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Commerce Secretary Wilbur Ross is under the microscope again, this time for reportedly pressuring a government weather agency to back up President Trump's false claims about the path of Hurricane Dorian. Ross, through a spokesman, has denied the report, but the secretary has a history of meddling with federal scientific agencies. NPR's Scott Horsley reports.
SCOTT HORSLEY, BYLINE: The latest storm to engulf the commerce secretary began 10 days ago, when weather forecasters in Birmingham, Ala., issued a tweet saying Hurricane Dorian posed no threat to their state. Kevin Laws, who's with the National Weather Service in Birmingham, told WBHM Radio they had no political motive. They were just trying to reassure nervous citizens who'd been flooding their office with phone calls.
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KEVIN LAWS: We were reacting to the calls that were coming into our office, and people were actually frightened. I mean, they were wanting to cancel surgeries, and they were wanting to go pick up elderly parents at the coastline because, you know, they were genuinely scared. And we felt like we needed to make a statement on where this storm was going to go and to reassure our people, and that's what our mandate is.
HORSLEY: Laws and his colleagues learned only later what sparked those anxious phone calls - a tweet from President Trump mistakenly including Alabama in a list of states that could be hard-hit by the storm. For days, this was the fodder for late-night comics, as Trump insisted he was right about the hurricane's path, even showing off a map that had been clumsily doctored with a Sharpie.
But the story took a more serious turn last Friday when NOAA, the agency that includes the Weather Service, issued an unsigned statement defending the president's tweet and chastising the Birmingham forecasters who'd contradicted it. According to the New York Times, that statement followed political pressure from Commerce Secretary Ross, who oversees the weather agency and threatened to fire NOAA officials if they failed to back up the president. That was enough for Democratic Congressman Don Beyer of Virginia, who says it's time for Ross to step down.
DON BEYER: This is the straw that broke the camel's back. You know, threatening to fire senior NOAA appointees if they didn't prop up Trump's false weather claims, you know, is just one bridge too far.
HORSLEY: A Commerce Department spokesman denies the Times report, saying Ross didn't threaten to fire anyone over the dueling hurricane statements, and this morning, NOAA's acting administrator told forecasters nobody's job is at risk. But Beyer, who serves on the House Science Committee, notes Ross also bucked scientific experts at the Census Bureau when he tried to include a citizenship question, despite a warning it would jeopardize an accurate headcount.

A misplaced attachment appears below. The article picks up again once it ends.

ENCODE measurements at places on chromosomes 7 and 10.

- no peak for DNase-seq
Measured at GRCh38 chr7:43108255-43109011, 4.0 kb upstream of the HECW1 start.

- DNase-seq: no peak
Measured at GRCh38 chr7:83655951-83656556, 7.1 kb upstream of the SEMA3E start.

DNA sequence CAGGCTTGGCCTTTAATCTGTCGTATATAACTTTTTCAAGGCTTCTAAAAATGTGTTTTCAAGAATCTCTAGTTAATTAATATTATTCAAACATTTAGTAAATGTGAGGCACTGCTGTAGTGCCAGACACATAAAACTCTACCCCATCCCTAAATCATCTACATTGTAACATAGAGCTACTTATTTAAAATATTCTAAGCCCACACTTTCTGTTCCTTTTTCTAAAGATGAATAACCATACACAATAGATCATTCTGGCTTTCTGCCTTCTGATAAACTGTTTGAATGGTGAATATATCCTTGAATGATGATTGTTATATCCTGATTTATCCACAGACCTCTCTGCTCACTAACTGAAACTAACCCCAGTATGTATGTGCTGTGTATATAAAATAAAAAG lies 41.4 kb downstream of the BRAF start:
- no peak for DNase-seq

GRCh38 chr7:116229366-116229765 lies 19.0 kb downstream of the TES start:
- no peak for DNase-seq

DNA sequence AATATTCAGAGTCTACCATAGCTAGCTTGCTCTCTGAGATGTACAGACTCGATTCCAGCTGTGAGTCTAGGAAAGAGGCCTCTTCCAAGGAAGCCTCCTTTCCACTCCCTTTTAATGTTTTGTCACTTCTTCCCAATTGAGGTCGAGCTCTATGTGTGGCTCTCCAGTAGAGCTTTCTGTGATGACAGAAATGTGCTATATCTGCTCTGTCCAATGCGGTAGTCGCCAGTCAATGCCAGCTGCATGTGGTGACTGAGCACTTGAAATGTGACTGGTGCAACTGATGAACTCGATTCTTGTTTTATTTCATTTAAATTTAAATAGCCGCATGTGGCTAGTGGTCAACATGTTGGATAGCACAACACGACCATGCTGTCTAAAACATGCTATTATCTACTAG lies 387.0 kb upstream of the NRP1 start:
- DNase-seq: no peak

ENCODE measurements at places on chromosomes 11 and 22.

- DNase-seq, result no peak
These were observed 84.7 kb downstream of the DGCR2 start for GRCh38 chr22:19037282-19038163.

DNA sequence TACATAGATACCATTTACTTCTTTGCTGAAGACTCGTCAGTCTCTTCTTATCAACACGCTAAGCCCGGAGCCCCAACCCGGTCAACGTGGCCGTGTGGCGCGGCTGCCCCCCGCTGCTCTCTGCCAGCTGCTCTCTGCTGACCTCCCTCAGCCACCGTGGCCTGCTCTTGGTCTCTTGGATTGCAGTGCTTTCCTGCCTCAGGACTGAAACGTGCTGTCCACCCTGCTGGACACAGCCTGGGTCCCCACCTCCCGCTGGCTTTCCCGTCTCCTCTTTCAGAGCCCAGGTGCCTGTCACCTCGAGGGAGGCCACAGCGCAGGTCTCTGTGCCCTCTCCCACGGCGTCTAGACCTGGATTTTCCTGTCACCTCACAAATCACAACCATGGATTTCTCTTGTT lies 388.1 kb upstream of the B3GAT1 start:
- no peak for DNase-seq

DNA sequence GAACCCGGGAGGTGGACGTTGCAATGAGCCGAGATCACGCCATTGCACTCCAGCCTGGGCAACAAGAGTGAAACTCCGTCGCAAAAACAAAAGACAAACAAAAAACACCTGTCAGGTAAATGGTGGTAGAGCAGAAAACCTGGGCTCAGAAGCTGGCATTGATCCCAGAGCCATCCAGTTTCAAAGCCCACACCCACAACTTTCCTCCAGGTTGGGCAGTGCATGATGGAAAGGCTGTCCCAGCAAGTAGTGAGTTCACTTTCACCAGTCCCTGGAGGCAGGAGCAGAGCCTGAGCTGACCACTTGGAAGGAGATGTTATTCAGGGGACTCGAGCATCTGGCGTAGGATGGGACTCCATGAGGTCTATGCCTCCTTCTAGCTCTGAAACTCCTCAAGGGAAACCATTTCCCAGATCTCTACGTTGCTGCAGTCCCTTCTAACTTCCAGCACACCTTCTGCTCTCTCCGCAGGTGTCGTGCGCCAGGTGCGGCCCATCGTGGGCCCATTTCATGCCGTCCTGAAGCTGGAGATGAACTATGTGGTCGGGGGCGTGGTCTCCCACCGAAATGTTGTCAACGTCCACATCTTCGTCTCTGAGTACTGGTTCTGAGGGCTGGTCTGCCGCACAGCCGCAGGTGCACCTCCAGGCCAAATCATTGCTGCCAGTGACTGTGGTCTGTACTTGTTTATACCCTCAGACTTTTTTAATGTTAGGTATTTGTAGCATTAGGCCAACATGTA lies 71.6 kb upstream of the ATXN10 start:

BEYER: It's part of a pattern of deemphasizing science and facts and the truth in order to play some, you know, often naive or silly political agenda.
HORSLEY: Ultimately, efforts to add a citizenship question to the census were blocked by the Supreme Court, which found Ross had misrepresented his political motives. The Trump administration has also been quietly purging scientific information about climate change from government websites and replacing independent scientific advisers with industry insiders. Michael Halpern of the Union of Concerned Scientists says that's sometimes hard for people to understand, but a fight over the weather service brings it home.
MICHAEL HALPERN: Everyone knows their local TV meteorologist and understands that they get information directly from the government. The air pollution scientists who work for EPA are a little bit more behind-the-scenes, but their work is just as critical to protecting the public.
HORSLEY: Ross hasn't only tried to skew government measurements. He's also tried to skew measures of his own wealth. For years, Forbes Magazine had included Ross on its list of the richest Americans, estimating his fortune in 2016 at nearly $3 billion. Senior Forbes editor Dan Alexander says Ross is really worth only a fraction of that.
DAN ALEXANDER: We estimate that he's worth about $600 million, and what's sad - somebody who has been so successful and is so wealthy - still, for him, it wasn't enough, you know? He wanted to be seen as richer, wanted people to think that he was a billionaire, and he just never was.
HORSLEY: In reporting his story, Alexander spoke with longtime co-workers of Ross about his reputation for bending the truth, one that foreshadows this latest controversy.
ALEXANDER: At this point, people just don't trust him, and so it wasn't that much of a surprise to see that Wilbur was apparently helping cover up for misinformation about that.
HORSLEY: By the time Dorian's winds reached hurricane strength, Ross' credibility was in danger, even if the people of Alabama were not.
Scott Horsley, NPR News, Washington.
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